May 15, 2020
ArcherPoint Dynamics NAV Business Central Developer Digest - vol 293
The Dynamics NAV and Business Central community, including the ArcherPoint technical staff, is made up of developers, project managers, and consultants who are constantly communicating, with the common goal of sharing helpful information with one another to help customers be more successful. As they run into issues and questions, find the answers, and make new discoveries, they post them on blogs, forums, social media...so everyone can benefit. We in Marketing watch these interactions and never cease to be amazed by the creativity, dedication, and brainpower we’re so fortunate to have in this community—so we thought, wouldn’t it be great to share this great information with everyone who might not have the time to check out the multitude of resources out there? So, the ArcherPoint Microsoft Dynamics NAV Developer Digest was born. Each week, we present a collection of thoughts and findings from NAV/BC experts and devotees around the world. We hope these insights will benefit you, too.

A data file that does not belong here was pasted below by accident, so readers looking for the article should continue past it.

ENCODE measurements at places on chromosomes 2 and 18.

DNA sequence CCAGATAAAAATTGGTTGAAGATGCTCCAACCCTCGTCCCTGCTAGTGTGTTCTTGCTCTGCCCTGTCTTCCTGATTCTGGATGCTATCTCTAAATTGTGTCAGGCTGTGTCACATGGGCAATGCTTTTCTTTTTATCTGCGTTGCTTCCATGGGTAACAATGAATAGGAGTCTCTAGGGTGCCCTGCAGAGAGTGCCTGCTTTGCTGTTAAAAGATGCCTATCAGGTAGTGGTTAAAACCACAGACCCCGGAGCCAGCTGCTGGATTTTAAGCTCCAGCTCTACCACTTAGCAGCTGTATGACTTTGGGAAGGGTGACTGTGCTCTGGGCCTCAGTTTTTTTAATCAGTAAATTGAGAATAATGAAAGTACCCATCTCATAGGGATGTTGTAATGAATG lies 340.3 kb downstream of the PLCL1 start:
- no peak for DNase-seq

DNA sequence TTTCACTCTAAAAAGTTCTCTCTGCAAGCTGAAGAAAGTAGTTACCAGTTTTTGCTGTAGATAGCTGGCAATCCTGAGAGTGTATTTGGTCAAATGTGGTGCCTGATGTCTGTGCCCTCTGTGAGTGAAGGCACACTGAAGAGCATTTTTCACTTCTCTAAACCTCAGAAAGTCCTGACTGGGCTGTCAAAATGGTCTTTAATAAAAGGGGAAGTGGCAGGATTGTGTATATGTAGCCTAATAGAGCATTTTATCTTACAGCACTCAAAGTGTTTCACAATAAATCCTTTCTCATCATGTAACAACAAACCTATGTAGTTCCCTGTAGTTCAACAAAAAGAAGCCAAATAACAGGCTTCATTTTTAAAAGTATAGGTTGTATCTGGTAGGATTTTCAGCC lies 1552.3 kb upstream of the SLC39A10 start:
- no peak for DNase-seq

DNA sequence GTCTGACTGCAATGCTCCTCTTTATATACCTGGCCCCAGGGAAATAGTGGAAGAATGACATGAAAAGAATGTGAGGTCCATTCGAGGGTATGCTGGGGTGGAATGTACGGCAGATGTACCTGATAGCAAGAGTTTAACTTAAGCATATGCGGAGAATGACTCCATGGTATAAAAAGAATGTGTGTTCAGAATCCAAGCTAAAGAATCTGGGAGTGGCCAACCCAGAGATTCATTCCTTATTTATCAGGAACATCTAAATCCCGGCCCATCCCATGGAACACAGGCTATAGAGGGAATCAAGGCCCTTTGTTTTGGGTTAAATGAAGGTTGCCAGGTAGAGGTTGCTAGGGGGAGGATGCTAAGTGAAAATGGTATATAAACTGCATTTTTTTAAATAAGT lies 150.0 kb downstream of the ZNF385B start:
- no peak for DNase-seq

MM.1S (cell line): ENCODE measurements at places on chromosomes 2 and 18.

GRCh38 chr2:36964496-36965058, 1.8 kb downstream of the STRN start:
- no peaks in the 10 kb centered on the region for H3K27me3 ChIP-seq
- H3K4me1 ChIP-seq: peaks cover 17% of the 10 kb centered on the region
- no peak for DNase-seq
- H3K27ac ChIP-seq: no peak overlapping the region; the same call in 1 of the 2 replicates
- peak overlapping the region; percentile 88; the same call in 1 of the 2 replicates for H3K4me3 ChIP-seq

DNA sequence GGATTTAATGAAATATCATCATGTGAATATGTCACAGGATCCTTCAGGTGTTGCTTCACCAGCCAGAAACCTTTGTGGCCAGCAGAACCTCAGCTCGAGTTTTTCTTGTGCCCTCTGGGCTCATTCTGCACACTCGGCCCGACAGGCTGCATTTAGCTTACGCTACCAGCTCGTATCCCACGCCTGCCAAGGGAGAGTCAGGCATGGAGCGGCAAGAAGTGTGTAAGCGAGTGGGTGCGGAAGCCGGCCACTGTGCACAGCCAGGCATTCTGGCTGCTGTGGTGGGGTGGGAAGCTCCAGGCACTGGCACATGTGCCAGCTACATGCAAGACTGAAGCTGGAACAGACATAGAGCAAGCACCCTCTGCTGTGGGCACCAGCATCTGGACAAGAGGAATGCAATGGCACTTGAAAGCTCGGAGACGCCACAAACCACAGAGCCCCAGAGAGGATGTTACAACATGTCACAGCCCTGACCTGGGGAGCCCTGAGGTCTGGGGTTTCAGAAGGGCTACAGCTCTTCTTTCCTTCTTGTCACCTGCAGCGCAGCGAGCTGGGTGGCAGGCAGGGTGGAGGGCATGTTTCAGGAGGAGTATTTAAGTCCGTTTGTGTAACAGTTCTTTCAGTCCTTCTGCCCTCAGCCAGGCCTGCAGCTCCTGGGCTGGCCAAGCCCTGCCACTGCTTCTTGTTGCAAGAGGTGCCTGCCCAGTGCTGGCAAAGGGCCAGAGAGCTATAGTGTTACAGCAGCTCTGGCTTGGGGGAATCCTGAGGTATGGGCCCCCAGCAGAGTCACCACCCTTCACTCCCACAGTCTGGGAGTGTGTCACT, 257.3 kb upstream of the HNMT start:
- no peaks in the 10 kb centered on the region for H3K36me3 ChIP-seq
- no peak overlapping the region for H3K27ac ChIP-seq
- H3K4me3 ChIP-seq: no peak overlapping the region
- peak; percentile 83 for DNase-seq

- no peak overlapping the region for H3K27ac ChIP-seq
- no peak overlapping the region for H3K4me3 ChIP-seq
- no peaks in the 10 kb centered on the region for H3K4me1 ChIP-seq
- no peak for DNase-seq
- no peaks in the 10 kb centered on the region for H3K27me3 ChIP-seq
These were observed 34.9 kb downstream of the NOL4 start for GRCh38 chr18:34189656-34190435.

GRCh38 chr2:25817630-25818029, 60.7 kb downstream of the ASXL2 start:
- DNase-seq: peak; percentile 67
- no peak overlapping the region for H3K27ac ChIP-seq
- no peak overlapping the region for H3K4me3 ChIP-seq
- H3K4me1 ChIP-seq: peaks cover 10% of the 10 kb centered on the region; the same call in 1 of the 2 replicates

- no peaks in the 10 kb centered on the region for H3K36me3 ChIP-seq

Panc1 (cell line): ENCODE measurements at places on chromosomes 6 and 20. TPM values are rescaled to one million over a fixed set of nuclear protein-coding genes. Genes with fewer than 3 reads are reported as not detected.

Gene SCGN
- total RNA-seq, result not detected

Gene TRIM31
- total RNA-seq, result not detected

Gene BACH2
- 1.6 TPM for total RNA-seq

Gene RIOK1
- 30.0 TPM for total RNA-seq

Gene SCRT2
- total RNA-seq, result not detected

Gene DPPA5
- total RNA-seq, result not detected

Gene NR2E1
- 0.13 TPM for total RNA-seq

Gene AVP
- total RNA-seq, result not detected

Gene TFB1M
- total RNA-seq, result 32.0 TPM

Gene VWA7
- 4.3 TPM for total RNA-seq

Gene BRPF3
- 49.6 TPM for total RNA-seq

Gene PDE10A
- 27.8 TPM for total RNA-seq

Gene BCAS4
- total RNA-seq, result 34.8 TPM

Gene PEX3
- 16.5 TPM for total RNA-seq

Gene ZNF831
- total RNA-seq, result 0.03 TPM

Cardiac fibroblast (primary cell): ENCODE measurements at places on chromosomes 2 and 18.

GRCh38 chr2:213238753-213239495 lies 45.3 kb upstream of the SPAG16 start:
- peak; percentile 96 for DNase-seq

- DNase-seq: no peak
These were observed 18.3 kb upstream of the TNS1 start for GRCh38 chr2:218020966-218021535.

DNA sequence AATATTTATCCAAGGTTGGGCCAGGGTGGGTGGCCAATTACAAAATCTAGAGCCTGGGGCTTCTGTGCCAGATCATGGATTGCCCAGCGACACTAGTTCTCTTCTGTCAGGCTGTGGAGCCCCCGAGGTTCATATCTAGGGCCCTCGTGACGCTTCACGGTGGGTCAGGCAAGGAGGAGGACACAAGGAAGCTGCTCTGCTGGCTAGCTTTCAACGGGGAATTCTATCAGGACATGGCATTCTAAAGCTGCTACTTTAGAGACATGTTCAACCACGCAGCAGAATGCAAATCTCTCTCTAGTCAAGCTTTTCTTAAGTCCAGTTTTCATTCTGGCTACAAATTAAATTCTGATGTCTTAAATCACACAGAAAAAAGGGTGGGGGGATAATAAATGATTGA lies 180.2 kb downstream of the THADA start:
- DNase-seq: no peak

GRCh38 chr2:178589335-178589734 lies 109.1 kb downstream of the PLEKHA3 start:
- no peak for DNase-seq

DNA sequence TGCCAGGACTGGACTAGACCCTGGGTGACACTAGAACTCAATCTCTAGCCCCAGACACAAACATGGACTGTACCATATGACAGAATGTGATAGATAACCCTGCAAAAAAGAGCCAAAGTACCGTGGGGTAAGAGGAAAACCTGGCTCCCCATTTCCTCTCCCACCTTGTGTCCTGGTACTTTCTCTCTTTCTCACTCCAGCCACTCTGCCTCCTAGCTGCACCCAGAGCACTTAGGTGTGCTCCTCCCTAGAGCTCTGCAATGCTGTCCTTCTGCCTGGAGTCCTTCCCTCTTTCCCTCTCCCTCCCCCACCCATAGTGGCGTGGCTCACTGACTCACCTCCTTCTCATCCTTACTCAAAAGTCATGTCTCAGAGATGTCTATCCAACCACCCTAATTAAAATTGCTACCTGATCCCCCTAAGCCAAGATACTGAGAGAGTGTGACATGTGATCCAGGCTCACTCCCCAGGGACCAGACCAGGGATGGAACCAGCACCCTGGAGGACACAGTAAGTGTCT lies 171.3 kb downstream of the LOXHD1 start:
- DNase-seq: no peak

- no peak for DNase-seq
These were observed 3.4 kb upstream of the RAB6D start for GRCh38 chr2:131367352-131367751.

Business Central 16 PrintingKyle announces: “BC16, awesome. I am now doing code experiments to see if I can directly print from code to a printer without any user intervention. Will report back shortly.” Jon quips: “I heard it prints money.” Debbie joins in on the fun: “Or does it print toilet paper?” Kyle reports: “I cannot make direct network printing work. They added the ability to intercept the PDF file in transit, which is a good thing, so it is easy to attach it to an email (or email it to a cloud-ready printer with an assigned email address), but there still is no mechanism for cramming the report output directly into a print queue. So, I will keep having to use a PDF rendering engine to do the printing in an external process, which is yucky and error prone.” David is disappointed: “That's a shame; one of the biggest limitations with BC is printing, and I was hoping that BC16 would get around this.” Kyle adds: “I should clarify. Direct printing will work without user intervention as long as the printer is cloud-capable. The printer would have to be able to receive an emailed print job. This is true whether working with BC SaaS or on-premises. My particular situation is on-premises, and the printers are older, network, multi-function copier machines. There won't be any cloud anything out of those without replacing them. But they did not add a mechanism to actually print and use the Windows server print engine. This last part wouldn't work in SaaS at all, but I was hoping they did something for us lowly, on-prem people. I might see if there is something I can do with dotnet, but my problem still remains that I have no method of taking a PDF and turning it into a print job without a PDF rendering engine.” David asks: “So if I am running BC16 on-prem, and I have an external device (handheld reader for example) and I want to automatically print out some product labels upon receiving, is this now possible in BC16?” Kyle replies: “Out of the box, not that I can see. I've taken apart codeunit 44 Report Management and the new Printer Management tables and codeunits in the System Application, and I do not see a way to do it. But I've only been experimenting for a short time.”